Would You Travel To Make A Cake Somewhere Else?

Decorating By jonahsmom Updated 15 Nov 2010 , 5:18am by MollyGirl_17

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jonahsmom Posted 11 Aug 2010 , 5:26pm
post #1 of 22

Okay - here's the situation...

I have made a couple of cakes for clients about 1/2 hour away. Last year we discussed her sister's wedding cake and how they would love for me to make the cake. It's 3 1/2 hours away - in another state. I told them I would IF they would check with the reception venue to make sure that it was okay. In Iowa we can do home-based bakery (non-hazardous) and it is fine. Not sure about Nebraska. I just didn't want to go through all that work and send a cake with them and have it turned away. That would be awful.

Fast forward to today....
They want to know if they can find someplace for me to work, would I make the cake THERE. They said they would pay my expenses for the weekend (and for the cake, too!) and would I be willing to do this. So, I again mentioned that it needed to be okayed with the venue to have what the state/venue would view as a "homemade" cake. If it is okay, I think I'll request it in writing on their letterhead. The caterer already told them that it was probably just fine, but I want a DEFINITIVE answer.

Would YOU do this? I want to, really badly, because I think it would be a great experience (or a terrible one that I will never do again!). I'm thinking of telling them that I'd rather bake the actual cakes in my own oven (because I know how THAT one works) and travel with them frozen to avoid breakage. Then all I have to do is decorate and stuff in a weird environment. I want to, but it's kind of scary, too!!!!

Your sage advice is much needed on this one! (Oh, and if there are any expenses that I'm not likely to think of on my own - feel free to mention them!)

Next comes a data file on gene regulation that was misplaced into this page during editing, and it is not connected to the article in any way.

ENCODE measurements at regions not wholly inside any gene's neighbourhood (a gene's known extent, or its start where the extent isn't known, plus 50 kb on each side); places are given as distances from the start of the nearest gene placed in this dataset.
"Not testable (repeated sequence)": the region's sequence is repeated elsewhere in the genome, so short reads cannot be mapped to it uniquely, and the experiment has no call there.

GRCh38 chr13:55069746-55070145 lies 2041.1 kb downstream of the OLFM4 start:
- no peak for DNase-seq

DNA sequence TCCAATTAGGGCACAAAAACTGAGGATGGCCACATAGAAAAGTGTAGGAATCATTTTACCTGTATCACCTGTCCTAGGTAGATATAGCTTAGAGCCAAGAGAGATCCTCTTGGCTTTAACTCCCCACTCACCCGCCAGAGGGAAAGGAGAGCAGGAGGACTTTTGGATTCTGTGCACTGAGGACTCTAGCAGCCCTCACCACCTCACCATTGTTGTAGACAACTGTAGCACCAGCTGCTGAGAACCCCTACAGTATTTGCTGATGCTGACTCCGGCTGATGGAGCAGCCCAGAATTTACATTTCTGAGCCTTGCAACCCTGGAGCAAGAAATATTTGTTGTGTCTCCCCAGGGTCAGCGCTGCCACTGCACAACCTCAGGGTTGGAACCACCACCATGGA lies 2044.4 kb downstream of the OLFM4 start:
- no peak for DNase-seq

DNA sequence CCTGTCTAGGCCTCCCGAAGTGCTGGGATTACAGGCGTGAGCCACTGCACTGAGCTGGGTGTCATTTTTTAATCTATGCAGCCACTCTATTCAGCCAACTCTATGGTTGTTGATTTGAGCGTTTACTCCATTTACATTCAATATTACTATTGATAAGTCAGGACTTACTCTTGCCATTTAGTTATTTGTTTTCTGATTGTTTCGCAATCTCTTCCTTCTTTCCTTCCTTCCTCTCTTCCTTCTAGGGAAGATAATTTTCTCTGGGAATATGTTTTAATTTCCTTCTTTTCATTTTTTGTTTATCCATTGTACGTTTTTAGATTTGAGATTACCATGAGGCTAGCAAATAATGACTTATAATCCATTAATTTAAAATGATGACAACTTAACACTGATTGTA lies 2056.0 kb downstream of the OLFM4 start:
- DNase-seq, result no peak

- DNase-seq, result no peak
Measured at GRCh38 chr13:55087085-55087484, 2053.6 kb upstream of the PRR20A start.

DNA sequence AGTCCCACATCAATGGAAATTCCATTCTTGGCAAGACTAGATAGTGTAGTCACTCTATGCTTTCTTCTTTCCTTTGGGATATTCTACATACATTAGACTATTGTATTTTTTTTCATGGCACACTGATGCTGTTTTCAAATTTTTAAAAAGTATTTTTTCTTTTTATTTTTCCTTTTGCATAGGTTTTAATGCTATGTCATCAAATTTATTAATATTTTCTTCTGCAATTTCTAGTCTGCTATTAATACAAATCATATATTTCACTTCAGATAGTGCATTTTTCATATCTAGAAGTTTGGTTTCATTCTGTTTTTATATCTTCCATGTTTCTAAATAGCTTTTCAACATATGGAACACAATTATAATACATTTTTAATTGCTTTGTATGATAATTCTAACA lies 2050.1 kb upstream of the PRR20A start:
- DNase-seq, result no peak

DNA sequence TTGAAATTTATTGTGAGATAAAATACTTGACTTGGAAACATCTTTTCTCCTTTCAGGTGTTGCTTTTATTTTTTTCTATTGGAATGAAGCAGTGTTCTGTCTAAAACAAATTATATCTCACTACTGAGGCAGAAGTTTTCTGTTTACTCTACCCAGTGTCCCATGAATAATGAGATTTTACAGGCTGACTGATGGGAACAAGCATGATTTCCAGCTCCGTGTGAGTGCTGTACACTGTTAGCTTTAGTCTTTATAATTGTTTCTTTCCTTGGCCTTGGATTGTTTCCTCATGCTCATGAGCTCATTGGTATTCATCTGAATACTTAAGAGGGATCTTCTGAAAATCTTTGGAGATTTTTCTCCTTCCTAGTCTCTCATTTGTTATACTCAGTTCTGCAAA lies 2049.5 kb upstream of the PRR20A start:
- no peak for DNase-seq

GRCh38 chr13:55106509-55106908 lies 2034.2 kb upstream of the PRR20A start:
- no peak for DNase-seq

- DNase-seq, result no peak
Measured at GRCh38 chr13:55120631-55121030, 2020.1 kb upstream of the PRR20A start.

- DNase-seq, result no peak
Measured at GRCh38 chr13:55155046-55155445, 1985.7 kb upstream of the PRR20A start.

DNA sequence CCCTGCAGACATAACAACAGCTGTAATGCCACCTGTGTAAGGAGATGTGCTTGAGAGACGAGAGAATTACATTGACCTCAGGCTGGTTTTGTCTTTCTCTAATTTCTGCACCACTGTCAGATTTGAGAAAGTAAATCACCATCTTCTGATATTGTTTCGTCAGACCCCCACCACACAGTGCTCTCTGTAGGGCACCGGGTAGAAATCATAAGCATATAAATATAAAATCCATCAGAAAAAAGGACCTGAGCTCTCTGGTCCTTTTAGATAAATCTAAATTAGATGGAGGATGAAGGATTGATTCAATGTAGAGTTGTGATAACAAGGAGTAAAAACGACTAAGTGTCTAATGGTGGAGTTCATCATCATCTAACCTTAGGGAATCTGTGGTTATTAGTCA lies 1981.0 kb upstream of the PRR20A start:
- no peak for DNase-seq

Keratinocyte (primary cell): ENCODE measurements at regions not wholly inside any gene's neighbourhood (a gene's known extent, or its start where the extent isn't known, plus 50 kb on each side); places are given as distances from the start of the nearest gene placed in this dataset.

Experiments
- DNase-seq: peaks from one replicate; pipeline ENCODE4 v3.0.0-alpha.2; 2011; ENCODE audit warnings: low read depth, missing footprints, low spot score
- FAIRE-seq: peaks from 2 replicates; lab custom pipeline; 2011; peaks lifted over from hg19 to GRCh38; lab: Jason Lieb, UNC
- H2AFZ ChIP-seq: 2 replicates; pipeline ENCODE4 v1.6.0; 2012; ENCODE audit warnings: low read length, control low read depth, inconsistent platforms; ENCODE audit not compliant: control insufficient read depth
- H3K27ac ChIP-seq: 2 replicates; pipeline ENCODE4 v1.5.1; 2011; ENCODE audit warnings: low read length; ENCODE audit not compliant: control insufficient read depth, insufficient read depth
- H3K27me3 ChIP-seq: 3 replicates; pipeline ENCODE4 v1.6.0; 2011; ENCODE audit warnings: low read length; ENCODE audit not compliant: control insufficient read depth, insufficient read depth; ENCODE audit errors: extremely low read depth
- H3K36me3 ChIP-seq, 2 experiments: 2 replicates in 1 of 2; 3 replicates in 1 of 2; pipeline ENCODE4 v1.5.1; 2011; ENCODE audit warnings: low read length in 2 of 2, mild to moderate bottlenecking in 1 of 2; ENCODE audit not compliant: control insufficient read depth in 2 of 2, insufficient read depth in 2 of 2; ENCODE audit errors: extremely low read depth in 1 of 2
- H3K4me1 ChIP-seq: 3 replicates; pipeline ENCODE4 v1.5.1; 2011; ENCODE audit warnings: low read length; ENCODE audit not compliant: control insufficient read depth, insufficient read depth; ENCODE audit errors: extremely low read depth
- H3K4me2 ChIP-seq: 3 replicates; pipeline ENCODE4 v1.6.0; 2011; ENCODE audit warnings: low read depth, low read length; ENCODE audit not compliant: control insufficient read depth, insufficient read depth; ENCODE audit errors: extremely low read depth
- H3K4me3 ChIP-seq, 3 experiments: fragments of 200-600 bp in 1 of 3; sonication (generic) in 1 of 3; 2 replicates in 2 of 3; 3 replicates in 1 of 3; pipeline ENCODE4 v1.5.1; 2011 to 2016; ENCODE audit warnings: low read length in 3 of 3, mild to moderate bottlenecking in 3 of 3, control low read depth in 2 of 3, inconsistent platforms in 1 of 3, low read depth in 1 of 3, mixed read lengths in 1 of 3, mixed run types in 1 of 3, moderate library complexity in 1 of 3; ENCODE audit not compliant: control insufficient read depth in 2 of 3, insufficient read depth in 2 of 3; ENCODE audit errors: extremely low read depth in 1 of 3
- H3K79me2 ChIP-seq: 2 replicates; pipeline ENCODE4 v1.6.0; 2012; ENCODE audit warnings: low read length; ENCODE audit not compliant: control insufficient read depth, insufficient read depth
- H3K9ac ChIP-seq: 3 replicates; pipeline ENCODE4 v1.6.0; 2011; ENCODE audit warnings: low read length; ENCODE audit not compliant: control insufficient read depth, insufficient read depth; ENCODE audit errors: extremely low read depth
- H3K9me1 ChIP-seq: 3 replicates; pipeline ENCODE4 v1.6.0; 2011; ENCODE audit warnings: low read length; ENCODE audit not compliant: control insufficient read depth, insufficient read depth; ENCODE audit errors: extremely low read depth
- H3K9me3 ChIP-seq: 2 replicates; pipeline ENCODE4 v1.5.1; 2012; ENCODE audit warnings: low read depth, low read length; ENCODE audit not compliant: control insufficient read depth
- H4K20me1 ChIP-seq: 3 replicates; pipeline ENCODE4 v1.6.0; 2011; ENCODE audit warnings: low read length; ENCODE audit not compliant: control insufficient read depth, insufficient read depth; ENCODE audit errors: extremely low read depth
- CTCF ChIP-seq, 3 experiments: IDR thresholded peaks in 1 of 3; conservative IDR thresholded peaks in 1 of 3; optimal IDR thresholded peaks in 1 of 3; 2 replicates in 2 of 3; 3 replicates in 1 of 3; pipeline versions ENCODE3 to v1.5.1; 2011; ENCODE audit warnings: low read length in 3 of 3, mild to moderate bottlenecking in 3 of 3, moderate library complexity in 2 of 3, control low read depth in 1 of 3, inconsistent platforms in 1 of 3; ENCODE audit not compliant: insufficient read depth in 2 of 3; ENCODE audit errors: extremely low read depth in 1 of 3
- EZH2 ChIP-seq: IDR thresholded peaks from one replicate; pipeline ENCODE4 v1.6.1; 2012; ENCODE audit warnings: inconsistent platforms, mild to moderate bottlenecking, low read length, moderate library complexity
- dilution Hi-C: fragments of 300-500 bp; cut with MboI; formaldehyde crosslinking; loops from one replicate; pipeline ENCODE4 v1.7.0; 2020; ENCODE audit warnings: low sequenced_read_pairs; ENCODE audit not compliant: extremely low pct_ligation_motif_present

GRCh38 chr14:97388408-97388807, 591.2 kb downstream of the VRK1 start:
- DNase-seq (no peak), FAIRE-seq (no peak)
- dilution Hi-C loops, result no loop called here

21 replies
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cdgleason Posted 11 Aug 2010 , 5:49pm
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I've made a couple of cakes "on location"... one of which was my best friends wedding cake!
I've also made all of the components in my kitchen, baked cakes, frosting, filling, colored fondant, gumpaste flowers etc... and traveled with everything ready to assemble on sight! BY FAR the easiest way, for me, was to make it all, trasport, then assemble.

When I had to bake and mix and color and decorate in another location.. I feel like my work was very compromised! I was really disappointed because I KNEW that it would have turned out so much better if I made it in the comfort of my own kitchen!

I'll make a cake in a 'foreign' kitchen if absolutley necessary, but I'll also try to move heaven and earth so that I can get most of the components made in the controlled atmosphere of my own kitchen! ~~

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jonahsmom Posted 11 Aug 2010 , 6:08pm
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That's kind of what I was thinking! Thank you!

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erincc Posted 11 Aug 2010 , 9:38pm
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I've baked at home and assembled elsewhere. It was fine. I'd be too scared to bake in a different oven, like you said! Especially at the last minute before the event, I'd have a heart attack from the stress. Good luck!

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meharding Posted 11 Aug 2010 , 10:12pm
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Would it be possible to bake tiers and decorate them as much as possible then transport them in individual boxes and assemble and finish decorating once you get there? I am making my son and future DIL's cake next March and that is my plan. They are 4 hours from me and are inviting 270 people.

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cdgleason Posted 11 Aug 2010 , 10:18pm
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I just made a cake for my daughter's birthday, baked, filled, frosted, and covered it with fondant.. packed it in a very large tin can.....(also packed the gumpaste flowers individually).... traveled with it for 24 in the car... then when I opened it... the fondant was all messy..the delicate gumpaste flowers were unscathed!!!
next time, I'll plan a little extra time to cover the cake AFTER I travel!!

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JGMB Posted 11 Aug 2010 , 10:31pm
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Wow, jonahsmom, how flattered you must be that they want your cake so badly they're willing to pay all of your travel expenses, etc. I'm sure they want it for a reason -- your creations must be beautiful and delicious!

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indydebi Posted 11 Aug 2010 , 10:33pm
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I think it all depends on how you look at it.

I would look at it as being a personal chef. I would view it as the bride being able to say "I'm flying my baker in from out of state to make MY cake." (oh yeah .... there's value in that!). I would view it as expanding my territory and having my skill being "in demand from other states".